speculation would be greater than their possible benefits? There is reason to
believe that hedge funds' participation in the muni CDS market could have
some offsetting benefits. As Michael Corkery and Matt Wirz observed, hedge
funds are a source of liquidity as individual investors get more skittish. In
return, they often want higher interest rates and more financial information
from municipal officials than such officials are accustomed to providing. And
hedge funds are not shy about pushing for improved disclosure and financial
With a more robust muni CDS market, hedge funds would also be more
likely to invest in the underlying bonds. In the sovereign context, however,
CDS trading is concentrated among broker-dealers, non-dealer banks, and
security firms, with hedge funds playing a relatively small role.' 00
Another cause for worry is the potential conflicts of interest that could
arise with broker-dealers underwriting municipal bonds while also writing
CDSs on the same instruments.' 0 ' There is some evidence that this may have
97. Henry Sender, AIG Saga Shows Dangers of Credit Default Swaps, FIN. TIMES
(Mar. 6, 2009), http://www.ft.com/content/aa741ba8-0a7e-1lde-95ed-0000779fd2ac [http://perma.cc
98. John Chapman, CDS: Modern Day Weapons of Mass Destruction, FIN. TIMES
(Sept. 11, 2011), http://www.ft.com/content/1c81fdf8-d4b9-11e0-a7ac-00144feab49a [http://perma.cc
taken place at Goldman Sachs. In particular, ProPublica reported that, in 2008,
Goldman sold CDS protection on California debt to clients at the same time that
it collected underwriting fees on the bonds, noting that "[t]he company may
have hoped to parlay the swaps market into more activity in municipal bond
trading, which is traditionally light because muni investors tend to hold the
bonds to maturity."'1 02 While investment banks are not necessarily prohibited
from acting as both underwriters and market makers in financial securities with
opposite cash flows, such a strategy at best gives the appearance of a conflict of
interest and at worst recalls the questionable Abacus deal Goldman facilitated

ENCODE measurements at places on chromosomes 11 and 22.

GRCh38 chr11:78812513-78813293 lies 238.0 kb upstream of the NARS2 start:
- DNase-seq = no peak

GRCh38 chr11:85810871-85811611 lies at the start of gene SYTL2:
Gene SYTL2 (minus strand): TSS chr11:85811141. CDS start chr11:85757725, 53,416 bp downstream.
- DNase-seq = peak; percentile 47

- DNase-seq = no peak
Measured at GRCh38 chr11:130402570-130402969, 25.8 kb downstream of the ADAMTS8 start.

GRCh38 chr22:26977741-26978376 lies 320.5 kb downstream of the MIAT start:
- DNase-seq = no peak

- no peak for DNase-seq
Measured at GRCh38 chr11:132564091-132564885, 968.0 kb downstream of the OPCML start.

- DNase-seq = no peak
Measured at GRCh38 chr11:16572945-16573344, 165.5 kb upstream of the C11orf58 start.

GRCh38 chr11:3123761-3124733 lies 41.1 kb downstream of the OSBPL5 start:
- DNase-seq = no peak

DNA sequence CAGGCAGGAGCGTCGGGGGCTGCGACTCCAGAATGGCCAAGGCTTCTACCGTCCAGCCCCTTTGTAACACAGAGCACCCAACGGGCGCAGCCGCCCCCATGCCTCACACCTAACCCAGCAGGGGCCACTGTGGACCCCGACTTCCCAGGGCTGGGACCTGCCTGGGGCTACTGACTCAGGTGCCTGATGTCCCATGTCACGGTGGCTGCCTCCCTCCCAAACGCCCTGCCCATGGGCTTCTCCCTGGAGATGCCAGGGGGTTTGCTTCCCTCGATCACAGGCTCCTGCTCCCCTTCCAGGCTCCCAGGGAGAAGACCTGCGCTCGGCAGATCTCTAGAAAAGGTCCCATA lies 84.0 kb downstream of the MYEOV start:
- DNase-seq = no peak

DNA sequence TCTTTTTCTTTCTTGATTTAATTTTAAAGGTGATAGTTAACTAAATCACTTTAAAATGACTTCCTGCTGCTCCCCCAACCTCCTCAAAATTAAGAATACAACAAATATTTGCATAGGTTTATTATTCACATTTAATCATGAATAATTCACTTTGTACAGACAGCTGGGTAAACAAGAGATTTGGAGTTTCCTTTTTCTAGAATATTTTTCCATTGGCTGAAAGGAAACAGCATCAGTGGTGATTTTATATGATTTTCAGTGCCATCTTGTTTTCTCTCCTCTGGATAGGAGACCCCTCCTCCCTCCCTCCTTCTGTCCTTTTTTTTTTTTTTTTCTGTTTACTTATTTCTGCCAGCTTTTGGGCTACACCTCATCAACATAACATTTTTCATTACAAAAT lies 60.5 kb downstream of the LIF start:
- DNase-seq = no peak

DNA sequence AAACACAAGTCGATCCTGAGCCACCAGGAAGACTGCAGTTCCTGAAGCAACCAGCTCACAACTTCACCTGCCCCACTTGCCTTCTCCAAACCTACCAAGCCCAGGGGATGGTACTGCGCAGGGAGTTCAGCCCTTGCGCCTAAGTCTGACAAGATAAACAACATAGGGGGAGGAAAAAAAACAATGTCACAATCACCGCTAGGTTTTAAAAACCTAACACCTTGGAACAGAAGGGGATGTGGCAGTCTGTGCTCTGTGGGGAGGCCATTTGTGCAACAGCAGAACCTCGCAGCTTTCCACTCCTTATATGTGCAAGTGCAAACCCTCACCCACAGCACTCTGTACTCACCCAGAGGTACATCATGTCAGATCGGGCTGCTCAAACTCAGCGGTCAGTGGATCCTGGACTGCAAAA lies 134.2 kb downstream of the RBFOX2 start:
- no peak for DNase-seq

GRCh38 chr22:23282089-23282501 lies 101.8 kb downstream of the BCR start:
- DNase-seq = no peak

during the financial crisis. 103
As state and local governments experience higher levels of fiscal distress
in the years to come, credit risk will become an increasingly important
component of the municipal bond market. Muni CDSs provide a means of
directly hedging against this credit risk. Although muni CDSs currently exist as
a financial instrument, the market for them is essentially non-existent. This
Note considered a number of potential reforms that could create a more liquid
and robust muni CDS market, while also weighing the costs and benefits of
such an outcome. Ultimately, more theoretical and empirical research is needed
to help quantify these costs and benefits and provide policymakers with more
precise regulatory recommendations. In addition, policymakers should consider
the extent to which, in a worst-case scenario, the municipal bond and CDS
markets could be a source of systemic risk during a financial crisis. As the 2008
financial crisis showed, financial innovation without appropriate regulation can
have dire consequences, both for the financial system and the economy at large.
potential conflicts of interest that arise in the broker-dealer and the effect of recent SEC regulations on
1. CDS Economics ......................... ..... ... 305
2. Credit Events ................................... 305
3. Settlement ........................................... 305
4. Standardization & Clearing ................... ...... 306 B. The HistoricalLack of CreditRisk Instruments............ ... 307